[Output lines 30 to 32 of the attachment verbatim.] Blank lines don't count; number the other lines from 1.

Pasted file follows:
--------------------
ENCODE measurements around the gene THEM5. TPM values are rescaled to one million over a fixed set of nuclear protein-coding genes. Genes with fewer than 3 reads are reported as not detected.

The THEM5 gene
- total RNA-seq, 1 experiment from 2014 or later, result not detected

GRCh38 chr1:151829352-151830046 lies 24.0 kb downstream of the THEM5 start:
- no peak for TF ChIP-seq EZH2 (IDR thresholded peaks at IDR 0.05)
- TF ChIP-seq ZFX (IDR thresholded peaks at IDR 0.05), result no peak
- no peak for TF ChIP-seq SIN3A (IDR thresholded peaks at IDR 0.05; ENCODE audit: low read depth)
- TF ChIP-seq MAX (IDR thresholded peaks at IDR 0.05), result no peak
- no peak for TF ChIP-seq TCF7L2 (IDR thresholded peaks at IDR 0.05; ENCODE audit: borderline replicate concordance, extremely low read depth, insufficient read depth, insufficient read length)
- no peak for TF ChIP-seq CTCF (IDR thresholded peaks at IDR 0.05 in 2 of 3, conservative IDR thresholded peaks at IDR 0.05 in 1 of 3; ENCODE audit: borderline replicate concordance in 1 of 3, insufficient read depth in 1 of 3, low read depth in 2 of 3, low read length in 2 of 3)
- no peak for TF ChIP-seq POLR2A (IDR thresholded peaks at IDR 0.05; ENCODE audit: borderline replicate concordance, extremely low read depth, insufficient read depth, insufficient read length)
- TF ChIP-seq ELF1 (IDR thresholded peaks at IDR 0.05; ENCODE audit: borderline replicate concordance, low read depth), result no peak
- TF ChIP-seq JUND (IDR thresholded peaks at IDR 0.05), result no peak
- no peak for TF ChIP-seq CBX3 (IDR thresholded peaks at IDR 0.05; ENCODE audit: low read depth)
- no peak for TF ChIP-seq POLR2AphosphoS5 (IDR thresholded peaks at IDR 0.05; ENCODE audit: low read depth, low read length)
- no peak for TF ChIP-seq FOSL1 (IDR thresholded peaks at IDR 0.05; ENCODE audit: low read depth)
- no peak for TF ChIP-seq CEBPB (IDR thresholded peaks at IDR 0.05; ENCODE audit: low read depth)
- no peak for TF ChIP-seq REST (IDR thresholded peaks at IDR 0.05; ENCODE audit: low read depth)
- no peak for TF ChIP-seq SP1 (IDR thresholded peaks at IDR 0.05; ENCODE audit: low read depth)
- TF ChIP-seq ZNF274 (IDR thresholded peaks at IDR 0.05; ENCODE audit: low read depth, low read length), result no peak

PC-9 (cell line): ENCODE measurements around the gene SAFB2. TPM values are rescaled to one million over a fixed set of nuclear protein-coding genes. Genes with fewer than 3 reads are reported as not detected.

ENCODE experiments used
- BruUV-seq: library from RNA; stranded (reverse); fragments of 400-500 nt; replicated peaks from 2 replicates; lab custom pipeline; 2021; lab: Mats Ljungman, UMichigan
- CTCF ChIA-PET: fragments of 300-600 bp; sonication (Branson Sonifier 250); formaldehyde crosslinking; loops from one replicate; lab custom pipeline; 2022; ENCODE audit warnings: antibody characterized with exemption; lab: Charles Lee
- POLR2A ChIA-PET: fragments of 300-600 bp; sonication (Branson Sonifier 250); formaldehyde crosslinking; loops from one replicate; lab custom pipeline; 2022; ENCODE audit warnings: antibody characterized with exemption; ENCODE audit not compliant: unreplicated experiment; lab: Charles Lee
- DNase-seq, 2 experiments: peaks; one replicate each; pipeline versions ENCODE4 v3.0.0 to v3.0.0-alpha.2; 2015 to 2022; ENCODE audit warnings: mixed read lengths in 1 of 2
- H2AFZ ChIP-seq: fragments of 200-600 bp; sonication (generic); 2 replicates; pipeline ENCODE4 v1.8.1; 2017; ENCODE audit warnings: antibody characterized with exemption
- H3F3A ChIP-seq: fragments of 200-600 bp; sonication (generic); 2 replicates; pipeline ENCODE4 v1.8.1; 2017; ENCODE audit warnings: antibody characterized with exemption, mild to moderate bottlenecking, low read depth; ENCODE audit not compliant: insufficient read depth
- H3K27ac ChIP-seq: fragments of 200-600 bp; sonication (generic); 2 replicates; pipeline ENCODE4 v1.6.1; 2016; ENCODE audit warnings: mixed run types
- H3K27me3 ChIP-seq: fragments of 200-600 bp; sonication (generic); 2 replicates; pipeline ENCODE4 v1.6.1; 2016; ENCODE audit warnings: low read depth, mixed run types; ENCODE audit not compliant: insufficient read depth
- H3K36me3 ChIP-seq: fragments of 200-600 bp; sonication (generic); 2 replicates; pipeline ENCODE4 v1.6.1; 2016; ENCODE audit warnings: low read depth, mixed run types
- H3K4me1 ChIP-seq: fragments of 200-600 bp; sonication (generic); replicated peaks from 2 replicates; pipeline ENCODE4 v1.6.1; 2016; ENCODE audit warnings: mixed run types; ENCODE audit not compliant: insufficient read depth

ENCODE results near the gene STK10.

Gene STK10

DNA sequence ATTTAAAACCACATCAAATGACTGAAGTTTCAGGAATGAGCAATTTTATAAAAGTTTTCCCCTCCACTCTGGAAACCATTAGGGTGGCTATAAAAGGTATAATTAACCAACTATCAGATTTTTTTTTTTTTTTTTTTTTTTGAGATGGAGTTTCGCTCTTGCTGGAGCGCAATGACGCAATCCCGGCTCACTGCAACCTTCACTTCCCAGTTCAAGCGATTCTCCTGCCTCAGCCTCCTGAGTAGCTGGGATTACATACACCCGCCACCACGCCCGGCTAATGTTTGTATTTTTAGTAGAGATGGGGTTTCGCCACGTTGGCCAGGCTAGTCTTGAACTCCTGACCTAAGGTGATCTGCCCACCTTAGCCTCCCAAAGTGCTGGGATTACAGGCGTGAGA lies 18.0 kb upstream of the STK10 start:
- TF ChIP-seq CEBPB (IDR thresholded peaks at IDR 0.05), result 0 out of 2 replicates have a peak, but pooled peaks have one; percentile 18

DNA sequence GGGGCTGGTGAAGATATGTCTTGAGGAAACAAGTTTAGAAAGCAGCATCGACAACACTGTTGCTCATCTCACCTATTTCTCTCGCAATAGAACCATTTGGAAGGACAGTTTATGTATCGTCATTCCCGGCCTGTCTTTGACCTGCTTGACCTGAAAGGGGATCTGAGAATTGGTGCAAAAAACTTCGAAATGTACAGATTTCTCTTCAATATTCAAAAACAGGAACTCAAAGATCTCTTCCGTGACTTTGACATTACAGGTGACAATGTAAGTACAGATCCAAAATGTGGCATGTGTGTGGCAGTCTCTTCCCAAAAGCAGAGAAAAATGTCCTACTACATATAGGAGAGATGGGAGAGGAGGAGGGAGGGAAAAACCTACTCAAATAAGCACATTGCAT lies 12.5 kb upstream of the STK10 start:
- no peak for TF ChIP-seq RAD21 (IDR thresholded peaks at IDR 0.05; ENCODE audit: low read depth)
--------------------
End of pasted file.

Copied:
- H3K27me3 ChIP-seq: fragments of 200-600 bp; sonication (generic); 2 replicates; pipeline ENCODE4 v1.6.1; 2016; ENCODE audit warnings: low read depth, mixed run types; ENCODE audit not compliant: insufficient read depth
- H3K36me3 ChIP-seq: fragments of 200-600 bp; sonication (generic); 2 replicates; pipeline ENCODE4 v1.6.1; 2016; ENCODE audit warnings: low read depth, mixed run types
- H3K4me1 ChIP-seq: fragments of 200-600 bp; sonication (generic); replicated peaks from 2 replicates; pipeline ENCODE4 v1.6.1; 2016; ENCODE audit warnings: mixed run types; ENCODE audit not compliant: insufficient read depth